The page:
Theme Of Obsession In Othello

The true nature of obsession manipulates a person’s character, forcing them to act in unusual ways, as if possessed by an involuntary need. An obsessed mind becomes intensely absorbed in the subject of the obsession to an extent that drives away the truth and realism in their values, morals and perceptions. William Shakespeare manifests this idea of an involuntary change in the play “Othello”. With similar views, this idea is identified by Baz Lurnham, Romeo & Juliet (1996). The exploration of the texts, discusses the obsessive nature of love and the inability to conform to society, and obsession can lead to tragedy and downfall. Throughout each of these pieces, the composers’ use of characterization depicts the true nature of obsession with …show more content…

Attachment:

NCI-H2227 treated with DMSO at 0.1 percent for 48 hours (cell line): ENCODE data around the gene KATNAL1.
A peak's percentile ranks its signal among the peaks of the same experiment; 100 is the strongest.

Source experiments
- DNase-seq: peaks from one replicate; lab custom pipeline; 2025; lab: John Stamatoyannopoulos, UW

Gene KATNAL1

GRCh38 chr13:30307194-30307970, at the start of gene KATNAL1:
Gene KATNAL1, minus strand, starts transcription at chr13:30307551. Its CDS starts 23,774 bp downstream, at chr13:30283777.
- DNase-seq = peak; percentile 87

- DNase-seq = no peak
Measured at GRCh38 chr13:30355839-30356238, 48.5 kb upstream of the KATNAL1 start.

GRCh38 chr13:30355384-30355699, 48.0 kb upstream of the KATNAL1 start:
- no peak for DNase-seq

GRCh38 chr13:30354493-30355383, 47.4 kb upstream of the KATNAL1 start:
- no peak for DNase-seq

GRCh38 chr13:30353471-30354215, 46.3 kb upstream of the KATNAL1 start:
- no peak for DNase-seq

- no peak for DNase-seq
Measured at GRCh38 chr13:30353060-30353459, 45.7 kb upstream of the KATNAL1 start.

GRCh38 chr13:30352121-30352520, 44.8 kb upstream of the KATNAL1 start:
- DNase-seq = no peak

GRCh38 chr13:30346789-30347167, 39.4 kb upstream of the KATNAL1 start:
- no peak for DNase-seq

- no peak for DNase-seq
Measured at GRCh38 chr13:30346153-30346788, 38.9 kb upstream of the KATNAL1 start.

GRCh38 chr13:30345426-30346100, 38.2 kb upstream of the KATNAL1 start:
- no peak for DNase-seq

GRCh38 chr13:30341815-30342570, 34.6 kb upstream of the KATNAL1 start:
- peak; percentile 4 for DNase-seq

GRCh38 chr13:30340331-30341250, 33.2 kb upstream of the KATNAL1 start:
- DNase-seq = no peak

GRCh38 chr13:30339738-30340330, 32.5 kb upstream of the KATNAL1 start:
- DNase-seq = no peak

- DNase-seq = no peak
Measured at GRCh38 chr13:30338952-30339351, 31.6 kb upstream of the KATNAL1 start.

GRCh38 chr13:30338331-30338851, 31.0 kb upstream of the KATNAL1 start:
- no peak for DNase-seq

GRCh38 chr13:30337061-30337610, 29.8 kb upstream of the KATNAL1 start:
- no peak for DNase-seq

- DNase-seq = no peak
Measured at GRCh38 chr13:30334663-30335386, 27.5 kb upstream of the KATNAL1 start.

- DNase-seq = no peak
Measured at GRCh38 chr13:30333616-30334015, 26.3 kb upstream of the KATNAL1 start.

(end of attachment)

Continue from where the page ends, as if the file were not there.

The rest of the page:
Othello’s tragic flaw of trust, closely links to his neurotic nature which began as love for Desdemona and in the end hatred. In context, such exaggerated drama within relationships were not unheard of. Othello’s obsession with Desdemona results in an eruption of jealousy. The manipulation used by Iago leads Othello to question Desdemona’s infidelity. “Jealousy, is the green eyed monster which doth mock the meat it feeds on”. Here we see Iago manipulate Othello into thinking he is a friend, warning him to remain sane. Though, he knows the transformation in character soon to erupt within Othello. The destruction to come is foreshadowed with the use of a metaphor suggesting that obsession ferments its victim. The ability to trust so easily will result in such jealousy, along with it comes madness. The question posed in relation to Desdemona’s loyalty, brings with it a shift in character for Othello. The handkerchief remains a key symbol that brings about the downfall of Othello. In the final scene we see him proclaim “O Fool, O fool, O fool!” as he is told of Desdemona’s purity and loyalty, not unfaithfulness. Othello’s obsessive character ultimately brought about his corruption. Moreover, Romeo and Juliet reconnoiters the downfall through obsession. They were young, in love and infatuated. The themes of obsessive love, sex, and death become inextricably intertwined, ensnaring the characters in an intricate web. Reunion in the final scene is not only spiritual, but also sexual. This sexual reference explores the maturity developed in both individuals as they are so unable able to live without the other, they take their own life in grief of the other. Lurnham draws on the Elizabethan meaning of death as sexual climax. Romeo drinks poison from the round vial — an allusion to female sexuality, after he is convinced of her death, so told by the Friar (though she is not dead). Juliet awakes from the sleep potion and

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